The ground opposite Lilavati Hospital in Bandra, Mumbai, is one that hosts the circus, the occasional wedding, and often, some handicraft expo or the other. This weekend, it was playing host to a circus. And also a ‘silk exhibition’ inaugurated by BJP’s local MLA and Mumbai chief Ashish Shelar, as posters informed us.
From ceramics to carpets, shawls, idols, statues, lamps and handcrafted furniture, the goodies were many. The number of people started growing rapidly as the sun went down. Indulging in the bright colours and ethnic flavours seemed like the best way to end the Sunday; picking up things to take back home, to usher in Deepavali as it is called down South.
Milling around with bags of a motley mix of things, I felt a tug at my pant. Barely visible at my feet was a young salesman. His wares were different. He was selling books. Colouring books meant for kids his age. And he could not have been over four years old.
It is not uncommon to see kids begging at traffic signals and other public places. It is also commonplace to see them selling things. But in the midst of festive fervor, it was impossible to miss the irony of the divide between the buyers and craftsmen who had come in from all over India… and this young salesman.
A lady with two children noticed the child too. She was visibly angry that a child so young had been sent out to sell. She asked the young boy: “Tumhari ammi kidhar hai? Kis ne tumhein yeh bhejne bola? Tum school jaate ho?” A couple of us watched, not knowing what to do. We were clearly disturbed, but lacked the drive to do anything more. I personally hoped the lady who had taken the initiative would do something. And then I wondered – what could she do? Sermon the parents? Offer them some money in return for a promise that they would send the child to school? Should I join her?
I ran into the young kid again. A pregnant lady shoved a couple of notes into his hand. He clutched it firmly. He ran behind another family, whose kids tried to shoo him away. The mother intervened and asked him what he wanted. He pointed to the bottle of water she was holding. She gave it to him. I had moved some distance away. I realised I was running away from the situation. It made me cringe from within.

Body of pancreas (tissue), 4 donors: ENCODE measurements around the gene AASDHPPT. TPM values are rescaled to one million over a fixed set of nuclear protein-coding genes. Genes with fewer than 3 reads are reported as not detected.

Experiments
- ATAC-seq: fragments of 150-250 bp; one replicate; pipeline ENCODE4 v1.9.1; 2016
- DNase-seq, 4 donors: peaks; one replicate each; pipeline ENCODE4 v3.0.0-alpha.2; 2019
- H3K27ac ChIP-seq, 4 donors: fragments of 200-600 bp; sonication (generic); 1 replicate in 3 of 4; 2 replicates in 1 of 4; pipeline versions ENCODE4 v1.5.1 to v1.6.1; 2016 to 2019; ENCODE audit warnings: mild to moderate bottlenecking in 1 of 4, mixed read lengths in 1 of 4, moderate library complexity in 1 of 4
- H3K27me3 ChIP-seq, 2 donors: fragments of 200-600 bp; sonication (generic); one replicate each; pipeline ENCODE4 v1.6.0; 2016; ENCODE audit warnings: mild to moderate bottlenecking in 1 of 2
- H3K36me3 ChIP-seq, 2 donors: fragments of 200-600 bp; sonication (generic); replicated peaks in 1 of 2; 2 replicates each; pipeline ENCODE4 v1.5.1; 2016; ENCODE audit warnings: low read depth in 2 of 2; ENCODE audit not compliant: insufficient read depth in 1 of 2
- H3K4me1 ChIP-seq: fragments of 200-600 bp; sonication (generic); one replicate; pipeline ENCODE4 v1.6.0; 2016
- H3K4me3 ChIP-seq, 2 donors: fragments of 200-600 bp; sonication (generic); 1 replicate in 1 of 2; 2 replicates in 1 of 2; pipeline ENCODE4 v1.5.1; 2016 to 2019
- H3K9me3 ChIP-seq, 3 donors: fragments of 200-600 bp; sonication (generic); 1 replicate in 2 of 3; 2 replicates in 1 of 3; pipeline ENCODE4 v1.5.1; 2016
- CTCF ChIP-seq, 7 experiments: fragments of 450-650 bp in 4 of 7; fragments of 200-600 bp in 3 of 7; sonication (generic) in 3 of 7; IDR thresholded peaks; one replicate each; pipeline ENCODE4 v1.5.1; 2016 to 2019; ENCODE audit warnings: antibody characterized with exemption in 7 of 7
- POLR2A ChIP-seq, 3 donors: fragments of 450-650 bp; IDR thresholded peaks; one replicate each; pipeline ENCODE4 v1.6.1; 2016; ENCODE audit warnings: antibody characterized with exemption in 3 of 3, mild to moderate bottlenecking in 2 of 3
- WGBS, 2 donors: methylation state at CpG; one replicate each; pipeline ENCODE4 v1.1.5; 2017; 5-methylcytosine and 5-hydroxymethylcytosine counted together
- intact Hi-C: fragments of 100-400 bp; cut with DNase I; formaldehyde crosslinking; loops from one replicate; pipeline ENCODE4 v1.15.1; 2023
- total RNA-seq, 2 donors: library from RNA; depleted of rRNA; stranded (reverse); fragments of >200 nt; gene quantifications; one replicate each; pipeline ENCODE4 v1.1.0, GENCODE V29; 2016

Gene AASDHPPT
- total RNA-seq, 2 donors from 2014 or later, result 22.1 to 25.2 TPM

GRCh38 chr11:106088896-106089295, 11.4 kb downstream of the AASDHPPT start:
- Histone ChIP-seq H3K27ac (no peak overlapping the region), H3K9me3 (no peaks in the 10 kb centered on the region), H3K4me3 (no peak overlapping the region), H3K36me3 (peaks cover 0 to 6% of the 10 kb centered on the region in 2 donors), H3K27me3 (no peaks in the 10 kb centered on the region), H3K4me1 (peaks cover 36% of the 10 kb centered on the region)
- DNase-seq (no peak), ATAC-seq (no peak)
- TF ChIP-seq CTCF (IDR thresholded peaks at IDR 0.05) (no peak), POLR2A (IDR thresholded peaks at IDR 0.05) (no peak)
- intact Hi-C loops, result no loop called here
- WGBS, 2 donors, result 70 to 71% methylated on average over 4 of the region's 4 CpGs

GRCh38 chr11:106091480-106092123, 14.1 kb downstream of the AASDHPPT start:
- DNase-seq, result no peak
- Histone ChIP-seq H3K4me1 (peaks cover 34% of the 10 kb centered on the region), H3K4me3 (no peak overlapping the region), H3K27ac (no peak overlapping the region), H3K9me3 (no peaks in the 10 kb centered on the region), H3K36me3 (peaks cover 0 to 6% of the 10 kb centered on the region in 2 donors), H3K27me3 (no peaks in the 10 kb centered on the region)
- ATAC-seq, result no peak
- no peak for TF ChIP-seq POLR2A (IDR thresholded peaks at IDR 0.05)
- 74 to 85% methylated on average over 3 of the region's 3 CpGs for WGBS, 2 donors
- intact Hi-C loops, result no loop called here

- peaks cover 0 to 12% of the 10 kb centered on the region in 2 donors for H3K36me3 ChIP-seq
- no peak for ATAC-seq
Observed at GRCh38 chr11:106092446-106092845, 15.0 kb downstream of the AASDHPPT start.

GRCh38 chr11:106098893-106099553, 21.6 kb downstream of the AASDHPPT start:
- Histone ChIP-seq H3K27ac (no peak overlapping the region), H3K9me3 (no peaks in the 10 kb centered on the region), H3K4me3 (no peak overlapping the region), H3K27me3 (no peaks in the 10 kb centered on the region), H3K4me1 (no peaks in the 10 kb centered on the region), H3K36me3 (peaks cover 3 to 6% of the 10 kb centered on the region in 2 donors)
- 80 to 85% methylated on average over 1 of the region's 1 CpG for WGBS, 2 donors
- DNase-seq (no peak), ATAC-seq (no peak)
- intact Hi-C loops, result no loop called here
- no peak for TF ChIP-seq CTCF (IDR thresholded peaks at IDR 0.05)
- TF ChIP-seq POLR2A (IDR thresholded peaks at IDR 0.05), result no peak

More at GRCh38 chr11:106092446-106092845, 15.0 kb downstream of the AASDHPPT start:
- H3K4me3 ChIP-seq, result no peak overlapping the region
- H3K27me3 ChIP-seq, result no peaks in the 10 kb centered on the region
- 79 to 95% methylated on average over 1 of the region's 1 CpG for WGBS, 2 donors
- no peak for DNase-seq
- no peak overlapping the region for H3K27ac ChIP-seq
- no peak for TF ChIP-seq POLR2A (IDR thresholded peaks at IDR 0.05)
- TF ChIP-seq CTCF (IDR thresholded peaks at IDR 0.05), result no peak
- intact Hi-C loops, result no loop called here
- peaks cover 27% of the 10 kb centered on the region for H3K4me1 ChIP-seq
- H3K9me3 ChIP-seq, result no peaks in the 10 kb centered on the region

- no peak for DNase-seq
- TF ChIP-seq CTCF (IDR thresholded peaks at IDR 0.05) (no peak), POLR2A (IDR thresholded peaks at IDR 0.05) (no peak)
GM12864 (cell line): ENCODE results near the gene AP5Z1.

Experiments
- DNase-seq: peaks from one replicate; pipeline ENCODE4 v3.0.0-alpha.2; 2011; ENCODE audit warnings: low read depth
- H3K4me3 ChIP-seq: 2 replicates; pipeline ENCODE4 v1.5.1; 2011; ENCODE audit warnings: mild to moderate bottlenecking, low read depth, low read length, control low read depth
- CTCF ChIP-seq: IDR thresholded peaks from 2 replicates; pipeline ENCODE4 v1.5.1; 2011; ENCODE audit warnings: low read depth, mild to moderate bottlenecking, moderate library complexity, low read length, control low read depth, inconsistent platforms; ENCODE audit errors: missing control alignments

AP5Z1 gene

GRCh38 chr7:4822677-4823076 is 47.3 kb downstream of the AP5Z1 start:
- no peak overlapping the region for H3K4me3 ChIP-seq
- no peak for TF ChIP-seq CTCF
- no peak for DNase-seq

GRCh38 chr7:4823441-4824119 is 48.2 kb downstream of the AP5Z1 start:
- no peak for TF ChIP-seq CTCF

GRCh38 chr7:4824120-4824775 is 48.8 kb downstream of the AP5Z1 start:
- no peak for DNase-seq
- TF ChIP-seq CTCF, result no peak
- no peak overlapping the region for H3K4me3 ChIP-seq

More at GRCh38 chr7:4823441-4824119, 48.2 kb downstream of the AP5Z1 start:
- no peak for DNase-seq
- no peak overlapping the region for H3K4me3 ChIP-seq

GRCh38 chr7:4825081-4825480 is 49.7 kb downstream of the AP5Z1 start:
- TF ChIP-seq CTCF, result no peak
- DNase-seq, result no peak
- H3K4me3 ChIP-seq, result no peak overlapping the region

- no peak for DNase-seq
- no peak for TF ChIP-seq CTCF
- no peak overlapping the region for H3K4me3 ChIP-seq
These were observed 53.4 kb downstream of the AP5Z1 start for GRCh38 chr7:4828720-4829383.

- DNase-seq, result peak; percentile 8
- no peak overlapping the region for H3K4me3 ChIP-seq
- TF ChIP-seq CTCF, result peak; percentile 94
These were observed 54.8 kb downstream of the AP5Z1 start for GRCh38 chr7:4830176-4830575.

All that I had imagined for Deepavali until then at the exhibition – lighting lamps with my own child, bringing her the joys of fireworks, was forgotten. I felt guilty.
Until such social divides exist, there will be those who try to divide and rule. Irrespective of which party or in which State, I wonder if it is impossible for a government to create awareness and ensure sustainable action to move these children from the street and into schools. And if it is a private player or brand who takes ownership of this, it will be a PPP of the noblest kind. We all want to usher in such change. The time is right. Can someone empower us?
Donating a few thousand rupees is something we all do. But feeling helpless in such situations is common experience too. There are exceptions.
On my way out, I saw the lady who had spoken to the child sitting with a girl, who seemed to be the toddler-salesperson’s sibling. They seemed to be awaiting the arrival of the parent. I hope the lady managed to change his life. For good. For now, that was all I could do.
(The author is managing editor, Campaign India. This article first appeared in the 13 November 2015 issue of Campaign India)